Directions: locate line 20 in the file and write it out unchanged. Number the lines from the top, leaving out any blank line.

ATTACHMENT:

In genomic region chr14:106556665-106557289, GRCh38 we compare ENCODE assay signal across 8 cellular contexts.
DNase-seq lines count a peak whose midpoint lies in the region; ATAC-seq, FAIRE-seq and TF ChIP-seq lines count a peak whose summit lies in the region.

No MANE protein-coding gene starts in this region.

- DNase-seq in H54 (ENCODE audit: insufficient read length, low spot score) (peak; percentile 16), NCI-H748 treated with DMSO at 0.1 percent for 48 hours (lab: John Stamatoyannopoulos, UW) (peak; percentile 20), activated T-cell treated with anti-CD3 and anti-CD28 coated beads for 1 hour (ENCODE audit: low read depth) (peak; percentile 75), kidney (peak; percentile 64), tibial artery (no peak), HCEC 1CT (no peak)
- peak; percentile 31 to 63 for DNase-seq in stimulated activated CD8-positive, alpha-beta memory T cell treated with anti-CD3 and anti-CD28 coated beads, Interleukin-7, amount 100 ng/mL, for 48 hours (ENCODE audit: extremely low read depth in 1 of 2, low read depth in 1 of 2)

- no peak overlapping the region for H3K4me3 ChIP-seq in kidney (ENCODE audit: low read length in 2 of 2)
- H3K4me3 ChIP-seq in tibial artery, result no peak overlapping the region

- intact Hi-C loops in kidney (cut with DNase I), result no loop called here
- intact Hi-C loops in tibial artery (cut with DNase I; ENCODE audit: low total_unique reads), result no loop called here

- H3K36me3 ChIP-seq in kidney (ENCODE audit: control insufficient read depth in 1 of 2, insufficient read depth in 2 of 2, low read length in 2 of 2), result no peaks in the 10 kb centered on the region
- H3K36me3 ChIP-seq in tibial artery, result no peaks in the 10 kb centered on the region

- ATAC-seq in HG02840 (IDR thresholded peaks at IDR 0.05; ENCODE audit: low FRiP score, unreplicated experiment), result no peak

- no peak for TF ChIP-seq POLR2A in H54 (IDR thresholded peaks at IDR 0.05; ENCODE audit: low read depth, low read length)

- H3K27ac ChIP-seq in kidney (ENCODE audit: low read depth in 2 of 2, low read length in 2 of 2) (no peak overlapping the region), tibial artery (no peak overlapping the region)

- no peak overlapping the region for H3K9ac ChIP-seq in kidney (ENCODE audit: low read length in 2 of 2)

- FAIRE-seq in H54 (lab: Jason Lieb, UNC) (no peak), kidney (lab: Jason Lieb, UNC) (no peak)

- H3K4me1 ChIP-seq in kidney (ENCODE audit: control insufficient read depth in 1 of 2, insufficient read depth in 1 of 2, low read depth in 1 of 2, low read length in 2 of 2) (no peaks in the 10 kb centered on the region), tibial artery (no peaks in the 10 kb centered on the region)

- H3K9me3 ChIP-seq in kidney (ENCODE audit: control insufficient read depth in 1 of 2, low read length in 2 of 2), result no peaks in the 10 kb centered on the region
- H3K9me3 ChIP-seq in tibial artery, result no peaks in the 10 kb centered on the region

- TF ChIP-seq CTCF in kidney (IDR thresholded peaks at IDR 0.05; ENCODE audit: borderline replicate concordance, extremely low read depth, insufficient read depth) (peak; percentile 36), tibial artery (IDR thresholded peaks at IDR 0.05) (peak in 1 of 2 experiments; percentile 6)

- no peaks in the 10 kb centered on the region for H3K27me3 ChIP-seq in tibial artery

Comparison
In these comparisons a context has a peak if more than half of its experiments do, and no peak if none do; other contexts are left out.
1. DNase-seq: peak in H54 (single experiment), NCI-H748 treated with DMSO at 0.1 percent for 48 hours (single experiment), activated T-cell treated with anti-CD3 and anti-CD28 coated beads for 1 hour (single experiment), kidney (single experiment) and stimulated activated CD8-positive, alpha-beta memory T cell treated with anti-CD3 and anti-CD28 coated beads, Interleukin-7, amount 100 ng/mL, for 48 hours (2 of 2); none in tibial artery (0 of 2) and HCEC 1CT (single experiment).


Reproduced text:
- TF ChIP-seq CTCF in kidney (IDR thresholded peaks at IDR 0.05; ENCODE audit: borderline replicate concordance, extremely low read depth, insufficient read depth) (peak; percentile 36), tibial artery (IDR thresholded peaks at IDR 0.05) (peak in 1 of 2 experiments; percentile 6)